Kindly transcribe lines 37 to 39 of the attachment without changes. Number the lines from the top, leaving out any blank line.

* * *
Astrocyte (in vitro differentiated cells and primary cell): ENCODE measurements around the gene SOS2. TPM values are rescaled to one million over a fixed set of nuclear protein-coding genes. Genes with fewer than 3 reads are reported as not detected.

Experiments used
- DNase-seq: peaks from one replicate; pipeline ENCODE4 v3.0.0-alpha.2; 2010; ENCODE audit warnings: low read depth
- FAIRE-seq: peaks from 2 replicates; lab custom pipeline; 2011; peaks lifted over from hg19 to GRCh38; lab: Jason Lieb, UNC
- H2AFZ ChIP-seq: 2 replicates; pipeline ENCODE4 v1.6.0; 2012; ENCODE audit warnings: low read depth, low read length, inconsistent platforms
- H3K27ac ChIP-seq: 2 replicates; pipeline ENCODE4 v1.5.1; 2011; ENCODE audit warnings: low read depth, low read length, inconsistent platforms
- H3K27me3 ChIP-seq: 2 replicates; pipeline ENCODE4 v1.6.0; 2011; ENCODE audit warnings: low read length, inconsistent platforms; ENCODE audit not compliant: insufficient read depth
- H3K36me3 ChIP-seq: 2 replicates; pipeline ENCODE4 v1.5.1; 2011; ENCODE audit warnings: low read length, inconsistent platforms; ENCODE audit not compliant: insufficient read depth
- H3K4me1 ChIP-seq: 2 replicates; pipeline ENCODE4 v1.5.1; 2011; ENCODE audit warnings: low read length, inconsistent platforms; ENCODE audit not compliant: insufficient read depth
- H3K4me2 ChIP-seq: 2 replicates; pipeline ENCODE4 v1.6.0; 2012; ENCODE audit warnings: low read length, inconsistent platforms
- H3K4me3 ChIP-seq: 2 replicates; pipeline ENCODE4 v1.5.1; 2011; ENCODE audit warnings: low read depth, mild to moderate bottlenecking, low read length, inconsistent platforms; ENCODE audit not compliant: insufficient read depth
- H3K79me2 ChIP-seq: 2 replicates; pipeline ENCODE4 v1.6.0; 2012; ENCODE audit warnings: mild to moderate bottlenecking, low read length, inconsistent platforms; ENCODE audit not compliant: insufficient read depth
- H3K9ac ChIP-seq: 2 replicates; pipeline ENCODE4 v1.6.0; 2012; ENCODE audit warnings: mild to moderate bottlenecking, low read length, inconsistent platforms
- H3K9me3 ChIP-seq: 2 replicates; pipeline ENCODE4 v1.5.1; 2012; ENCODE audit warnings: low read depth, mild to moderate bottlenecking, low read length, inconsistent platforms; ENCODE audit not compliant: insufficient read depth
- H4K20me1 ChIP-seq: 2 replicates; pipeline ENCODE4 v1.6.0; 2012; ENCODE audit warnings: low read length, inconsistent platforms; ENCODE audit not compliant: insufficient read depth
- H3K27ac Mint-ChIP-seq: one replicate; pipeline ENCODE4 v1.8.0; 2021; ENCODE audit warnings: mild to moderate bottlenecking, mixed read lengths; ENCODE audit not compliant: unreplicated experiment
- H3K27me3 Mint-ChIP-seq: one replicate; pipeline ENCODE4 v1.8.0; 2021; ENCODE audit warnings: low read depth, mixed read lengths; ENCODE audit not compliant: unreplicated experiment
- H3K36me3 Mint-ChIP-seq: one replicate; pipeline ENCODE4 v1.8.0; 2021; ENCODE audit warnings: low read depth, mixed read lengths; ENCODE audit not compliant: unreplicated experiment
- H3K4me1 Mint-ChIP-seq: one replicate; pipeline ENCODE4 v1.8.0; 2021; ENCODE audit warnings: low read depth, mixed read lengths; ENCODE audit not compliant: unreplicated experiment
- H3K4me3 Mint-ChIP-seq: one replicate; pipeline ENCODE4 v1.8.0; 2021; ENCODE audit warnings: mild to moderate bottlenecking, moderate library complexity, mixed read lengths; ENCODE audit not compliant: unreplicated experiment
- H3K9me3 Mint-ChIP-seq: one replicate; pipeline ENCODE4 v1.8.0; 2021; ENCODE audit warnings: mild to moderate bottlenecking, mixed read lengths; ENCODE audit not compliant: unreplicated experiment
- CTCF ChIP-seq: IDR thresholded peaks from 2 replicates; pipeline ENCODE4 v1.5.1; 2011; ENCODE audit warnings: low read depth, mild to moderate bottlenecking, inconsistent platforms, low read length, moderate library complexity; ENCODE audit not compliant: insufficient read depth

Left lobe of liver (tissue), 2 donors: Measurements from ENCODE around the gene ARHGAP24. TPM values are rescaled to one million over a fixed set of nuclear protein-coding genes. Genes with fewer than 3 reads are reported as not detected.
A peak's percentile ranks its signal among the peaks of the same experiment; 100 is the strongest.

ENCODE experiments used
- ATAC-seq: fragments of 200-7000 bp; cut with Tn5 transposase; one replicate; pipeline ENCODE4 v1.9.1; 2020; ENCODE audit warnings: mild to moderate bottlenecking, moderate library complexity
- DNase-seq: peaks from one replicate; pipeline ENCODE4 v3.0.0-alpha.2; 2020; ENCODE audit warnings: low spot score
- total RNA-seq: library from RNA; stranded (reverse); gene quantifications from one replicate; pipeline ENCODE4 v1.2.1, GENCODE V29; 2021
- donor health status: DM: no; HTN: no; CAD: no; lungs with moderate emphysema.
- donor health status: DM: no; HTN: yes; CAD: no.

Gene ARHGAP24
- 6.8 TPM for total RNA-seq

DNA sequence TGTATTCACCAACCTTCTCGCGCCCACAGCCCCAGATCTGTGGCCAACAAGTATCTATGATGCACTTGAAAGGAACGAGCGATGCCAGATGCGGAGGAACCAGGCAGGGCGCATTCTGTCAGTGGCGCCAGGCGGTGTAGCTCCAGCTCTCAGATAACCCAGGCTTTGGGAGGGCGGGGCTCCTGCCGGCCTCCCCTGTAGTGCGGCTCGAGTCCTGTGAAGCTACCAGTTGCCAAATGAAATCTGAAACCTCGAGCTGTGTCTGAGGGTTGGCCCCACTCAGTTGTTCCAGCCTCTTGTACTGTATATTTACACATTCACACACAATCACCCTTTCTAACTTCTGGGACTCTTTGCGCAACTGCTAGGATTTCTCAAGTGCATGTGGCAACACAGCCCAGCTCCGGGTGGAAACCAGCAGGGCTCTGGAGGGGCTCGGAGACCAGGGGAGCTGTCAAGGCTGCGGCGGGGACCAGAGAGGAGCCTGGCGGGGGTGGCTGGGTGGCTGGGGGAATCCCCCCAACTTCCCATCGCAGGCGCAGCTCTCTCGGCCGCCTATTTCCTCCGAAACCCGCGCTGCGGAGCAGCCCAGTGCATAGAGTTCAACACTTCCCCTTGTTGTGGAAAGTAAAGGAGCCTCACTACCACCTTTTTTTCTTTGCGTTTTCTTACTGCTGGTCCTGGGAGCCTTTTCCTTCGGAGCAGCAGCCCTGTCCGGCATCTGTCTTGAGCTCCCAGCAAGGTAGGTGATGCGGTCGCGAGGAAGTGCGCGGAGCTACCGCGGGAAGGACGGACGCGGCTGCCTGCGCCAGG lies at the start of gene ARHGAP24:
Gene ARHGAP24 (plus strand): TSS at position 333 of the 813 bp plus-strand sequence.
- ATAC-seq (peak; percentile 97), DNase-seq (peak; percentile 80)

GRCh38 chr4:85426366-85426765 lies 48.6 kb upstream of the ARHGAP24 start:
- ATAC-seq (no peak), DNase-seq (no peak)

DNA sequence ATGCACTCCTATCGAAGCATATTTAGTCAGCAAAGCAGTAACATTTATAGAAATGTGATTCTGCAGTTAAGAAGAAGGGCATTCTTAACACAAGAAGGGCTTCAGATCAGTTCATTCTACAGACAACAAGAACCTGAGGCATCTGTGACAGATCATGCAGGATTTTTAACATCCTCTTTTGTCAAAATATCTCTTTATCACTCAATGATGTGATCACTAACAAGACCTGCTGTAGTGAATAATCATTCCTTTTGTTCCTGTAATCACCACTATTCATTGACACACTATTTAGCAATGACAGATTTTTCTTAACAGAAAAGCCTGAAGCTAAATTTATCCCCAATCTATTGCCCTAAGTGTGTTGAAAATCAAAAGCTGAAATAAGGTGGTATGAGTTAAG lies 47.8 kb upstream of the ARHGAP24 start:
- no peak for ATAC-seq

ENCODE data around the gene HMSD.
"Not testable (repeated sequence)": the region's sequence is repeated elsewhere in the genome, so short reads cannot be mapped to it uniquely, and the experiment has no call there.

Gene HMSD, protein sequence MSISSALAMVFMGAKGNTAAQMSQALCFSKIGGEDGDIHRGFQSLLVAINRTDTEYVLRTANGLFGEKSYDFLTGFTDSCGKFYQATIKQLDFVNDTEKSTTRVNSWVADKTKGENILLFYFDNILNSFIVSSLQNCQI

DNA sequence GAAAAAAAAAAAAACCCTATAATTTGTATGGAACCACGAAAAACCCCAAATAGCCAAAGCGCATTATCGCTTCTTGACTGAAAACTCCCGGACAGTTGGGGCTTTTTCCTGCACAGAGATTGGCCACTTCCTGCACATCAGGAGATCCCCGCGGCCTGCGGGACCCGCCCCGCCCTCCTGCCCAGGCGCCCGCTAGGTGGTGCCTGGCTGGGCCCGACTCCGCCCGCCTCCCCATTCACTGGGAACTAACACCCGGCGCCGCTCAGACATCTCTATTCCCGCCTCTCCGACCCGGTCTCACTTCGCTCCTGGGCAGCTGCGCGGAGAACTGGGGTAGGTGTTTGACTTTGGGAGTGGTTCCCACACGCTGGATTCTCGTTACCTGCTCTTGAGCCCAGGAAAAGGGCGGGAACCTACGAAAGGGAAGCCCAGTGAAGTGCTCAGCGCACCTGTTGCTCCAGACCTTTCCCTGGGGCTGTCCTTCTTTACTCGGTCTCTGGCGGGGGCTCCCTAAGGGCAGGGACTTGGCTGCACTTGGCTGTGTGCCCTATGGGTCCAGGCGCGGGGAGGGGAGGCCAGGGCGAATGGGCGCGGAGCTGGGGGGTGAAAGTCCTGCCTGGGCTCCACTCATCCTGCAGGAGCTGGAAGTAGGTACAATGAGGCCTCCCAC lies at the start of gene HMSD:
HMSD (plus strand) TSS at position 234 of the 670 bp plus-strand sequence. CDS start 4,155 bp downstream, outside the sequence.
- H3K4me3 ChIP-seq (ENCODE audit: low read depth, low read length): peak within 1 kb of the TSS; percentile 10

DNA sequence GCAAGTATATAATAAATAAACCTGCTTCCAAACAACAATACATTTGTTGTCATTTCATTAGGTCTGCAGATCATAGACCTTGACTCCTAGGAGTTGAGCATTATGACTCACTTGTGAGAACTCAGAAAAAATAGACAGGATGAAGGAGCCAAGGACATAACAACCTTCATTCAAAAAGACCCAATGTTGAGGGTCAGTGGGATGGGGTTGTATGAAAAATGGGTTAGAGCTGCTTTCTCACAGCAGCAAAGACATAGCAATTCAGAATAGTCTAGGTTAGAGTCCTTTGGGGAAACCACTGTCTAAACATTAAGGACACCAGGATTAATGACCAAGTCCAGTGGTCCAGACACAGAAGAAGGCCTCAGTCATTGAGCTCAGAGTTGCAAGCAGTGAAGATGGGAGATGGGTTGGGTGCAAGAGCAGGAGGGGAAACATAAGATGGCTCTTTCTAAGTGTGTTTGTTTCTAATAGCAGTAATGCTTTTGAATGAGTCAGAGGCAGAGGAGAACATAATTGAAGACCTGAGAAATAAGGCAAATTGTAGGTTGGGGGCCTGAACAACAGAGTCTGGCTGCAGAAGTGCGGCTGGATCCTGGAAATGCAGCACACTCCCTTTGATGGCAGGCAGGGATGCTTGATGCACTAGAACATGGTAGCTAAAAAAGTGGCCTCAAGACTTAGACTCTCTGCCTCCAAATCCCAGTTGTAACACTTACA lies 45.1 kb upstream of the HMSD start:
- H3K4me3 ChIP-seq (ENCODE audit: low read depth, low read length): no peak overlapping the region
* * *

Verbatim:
- ATAC-seq (no peak), DNase-seq (no peak)

DNA sequence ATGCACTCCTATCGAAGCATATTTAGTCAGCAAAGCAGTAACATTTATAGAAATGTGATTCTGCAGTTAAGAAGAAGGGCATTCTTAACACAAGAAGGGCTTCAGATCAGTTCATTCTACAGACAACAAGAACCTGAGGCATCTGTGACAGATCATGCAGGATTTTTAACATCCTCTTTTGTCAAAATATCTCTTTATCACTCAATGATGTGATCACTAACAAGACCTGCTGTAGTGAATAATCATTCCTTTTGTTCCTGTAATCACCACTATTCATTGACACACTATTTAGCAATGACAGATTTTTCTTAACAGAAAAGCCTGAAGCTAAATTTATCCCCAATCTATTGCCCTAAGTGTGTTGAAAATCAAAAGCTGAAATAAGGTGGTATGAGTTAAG lies 47.8 kb upstream of the ARHGAP24 start:
- no peak for ATAC-seq